From Albert Gallatin
[6 July 1801]
The within has just been received. I believe that the accounts of Mr Dunham are correct, & the flying report, of which he complains, without founda[tion]. But it is a delicate question, whether when a removal is either political, or, as in this instance, grounded on private immorality, we are bound to give or to advise an approbation of the official conduct of the party, without adding any thing explaining the cause of removal.
RC (DLC); torn; addressed: “[Presi]dent of the United States”; endorsed by TJ as received 6 July from the Treasury Department and “Dunham’s case” and so recorded in SJL. Enclosure not found.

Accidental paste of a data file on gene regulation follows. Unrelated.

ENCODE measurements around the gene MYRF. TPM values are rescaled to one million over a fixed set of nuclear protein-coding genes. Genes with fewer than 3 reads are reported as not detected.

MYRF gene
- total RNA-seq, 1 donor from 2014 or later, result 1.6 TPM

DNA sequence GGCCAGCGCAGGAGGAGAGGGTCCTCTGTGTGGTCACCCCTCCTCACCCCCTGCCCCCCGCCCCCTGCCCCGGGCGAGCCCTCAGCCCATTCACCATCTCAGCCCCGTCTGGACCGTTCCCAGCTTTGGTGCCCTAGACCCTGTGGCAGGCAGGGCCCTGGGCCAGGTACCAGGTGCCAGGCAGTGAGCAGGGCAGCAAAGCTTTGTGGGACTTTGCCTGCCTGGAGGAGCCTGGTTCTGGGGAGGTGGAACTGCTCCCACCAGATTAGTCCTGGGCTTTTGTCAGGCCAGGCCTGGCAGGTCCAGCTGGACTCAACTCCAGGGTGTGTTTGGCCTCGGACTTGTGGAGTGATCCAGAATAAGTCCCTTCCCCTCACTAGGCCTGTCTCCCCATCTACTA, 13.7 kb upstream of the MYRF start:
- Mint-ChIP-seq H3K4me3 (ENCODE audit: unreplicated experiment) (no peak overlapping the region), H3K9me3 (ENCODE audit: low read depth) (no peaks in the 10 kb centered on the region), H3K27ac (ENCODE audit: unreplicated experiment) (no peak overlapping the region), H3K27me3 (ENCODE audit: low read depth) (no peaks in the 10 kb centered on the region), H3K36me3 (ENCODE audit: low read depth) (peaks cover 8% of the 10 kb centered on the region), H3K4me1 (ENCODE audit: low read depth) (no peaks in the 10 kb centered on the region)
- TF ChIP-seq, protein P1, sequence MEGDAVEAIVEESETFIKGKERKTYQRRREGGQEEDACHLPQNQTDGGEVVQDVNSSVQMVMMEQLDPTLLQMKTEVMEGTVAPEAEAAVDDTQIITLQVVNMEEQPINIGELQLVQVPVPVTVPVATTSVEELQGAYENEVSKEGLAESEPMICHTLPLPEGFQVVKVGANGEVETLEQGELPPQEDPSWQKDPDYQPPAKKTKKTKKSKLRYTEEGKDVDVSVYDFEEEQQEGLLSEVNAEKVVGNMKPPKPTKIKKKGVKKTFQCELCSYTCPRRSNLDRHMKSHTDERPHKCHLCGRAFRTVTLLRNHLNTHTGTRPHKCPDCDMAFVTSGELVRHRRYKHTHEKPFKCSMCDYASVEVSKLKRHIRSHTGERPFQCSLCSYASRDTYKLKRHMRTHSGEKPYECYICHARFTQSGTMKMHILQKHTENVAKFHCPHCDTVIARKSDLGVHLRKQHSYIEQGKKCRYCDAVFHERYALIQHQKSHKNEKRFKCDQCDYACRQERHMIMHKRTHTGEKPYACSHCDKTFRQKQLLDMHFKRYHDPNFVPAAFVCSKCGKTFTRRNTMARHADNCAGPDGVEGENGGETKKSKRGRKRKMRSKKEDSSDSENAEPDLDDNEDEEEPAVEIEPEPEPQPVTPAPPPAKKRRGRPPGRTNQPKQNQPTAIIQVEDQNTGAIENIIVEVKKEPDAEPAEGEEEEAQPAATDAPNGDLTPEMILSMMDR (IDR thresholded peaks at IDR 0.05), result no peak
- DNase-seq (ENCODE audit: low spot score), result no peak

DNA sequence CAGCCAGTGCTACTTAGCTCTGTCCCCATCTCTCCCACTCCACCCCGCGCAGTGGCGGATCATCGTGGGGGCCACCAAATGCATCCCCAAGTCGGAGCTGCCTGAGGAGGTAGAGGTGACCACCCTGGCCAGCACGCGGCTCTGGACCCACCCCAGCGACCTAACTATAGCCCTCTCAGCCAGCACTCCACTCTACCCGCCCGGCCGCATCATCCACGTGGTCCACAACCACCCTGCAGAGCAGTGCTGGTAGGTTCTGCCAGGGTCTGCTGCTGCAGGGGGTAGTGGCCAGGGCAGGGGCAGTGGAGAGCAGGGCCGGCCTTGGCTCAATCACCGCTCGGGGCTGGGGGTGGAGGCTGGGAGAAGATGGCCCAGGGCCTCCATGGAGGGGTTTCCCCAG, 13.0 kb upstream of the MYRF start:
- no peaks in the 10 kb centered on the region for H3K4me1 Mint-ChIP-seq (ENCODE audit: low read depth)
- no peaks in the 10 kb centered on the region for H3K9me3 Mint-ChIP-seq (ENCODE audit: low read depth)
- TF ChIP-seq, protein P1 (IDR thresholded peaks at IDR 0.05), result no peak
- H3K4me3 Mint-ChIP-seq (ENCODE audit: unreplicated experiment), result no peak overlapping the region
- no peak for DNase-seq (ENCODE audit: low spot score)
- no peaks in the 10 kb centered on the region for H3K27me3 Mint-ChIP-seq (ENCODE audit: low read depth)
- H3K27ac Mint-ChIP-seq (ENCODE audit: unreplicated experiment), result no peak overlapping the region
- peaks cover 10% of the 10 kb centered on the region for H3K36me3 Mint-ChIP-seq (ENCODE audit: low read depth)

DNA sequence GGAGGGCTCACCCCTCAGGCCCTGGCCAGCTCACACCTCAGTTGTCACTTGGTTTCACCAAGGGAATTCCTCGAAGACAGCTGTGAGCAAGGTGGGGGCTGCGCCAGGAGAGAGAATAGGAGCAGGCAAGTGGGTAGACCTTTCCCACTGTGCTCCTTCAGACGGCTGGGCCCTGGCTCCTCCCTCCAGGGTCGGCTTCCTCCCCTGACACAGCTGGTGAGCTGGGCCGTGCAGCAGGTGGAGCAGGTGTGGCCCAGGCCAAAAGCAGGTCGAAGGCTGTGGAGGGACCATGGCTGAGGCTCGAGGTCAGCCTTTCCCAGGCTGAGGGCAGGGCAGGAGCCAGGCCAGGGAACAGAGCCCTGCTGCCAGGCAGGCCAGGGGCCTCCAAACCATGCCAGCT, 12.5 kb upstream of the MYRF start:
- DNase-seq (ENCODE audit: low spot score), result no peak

Private Immorality: Aaron Dunham, appointed supervisor of the revenue for New Jersey in March 1791, was dismissed for “drunkenness & profligacy” in early June. On 14 May, Congressman James Linn had requested an immediate investigation into the conduct of Dunham. He wrote and spoke with Gallatin concerning irregularities of payments into the Treasury for taxes collected in the state. Linn observed that the inspectors were “keen in collecting the revenue generally, but remarkably so with the republicans,” and it was widely believed that large sums remained “in the hands of the supervisor and his favorites” (JEP description begins Journal of the Executive Proceedings of the Senate of the United States … to the Termination of the Nineteenth Congress, Washington, D.C., 1828, 3 vols. description ends , 1:81–2; Gallatin, Papers description begins Carl E. Prince and Helene E. Fineman, eds., The Papers of Albert Gallatin, microfilm edition in 46 reels, Philadelphia, 1969, and Supplement, Barbara B. Oberg, ed., reels 47–51, Wilmington, Del., 1985 description ends , 4:928–9; Vol. 33:183–4, 669, 673, 676).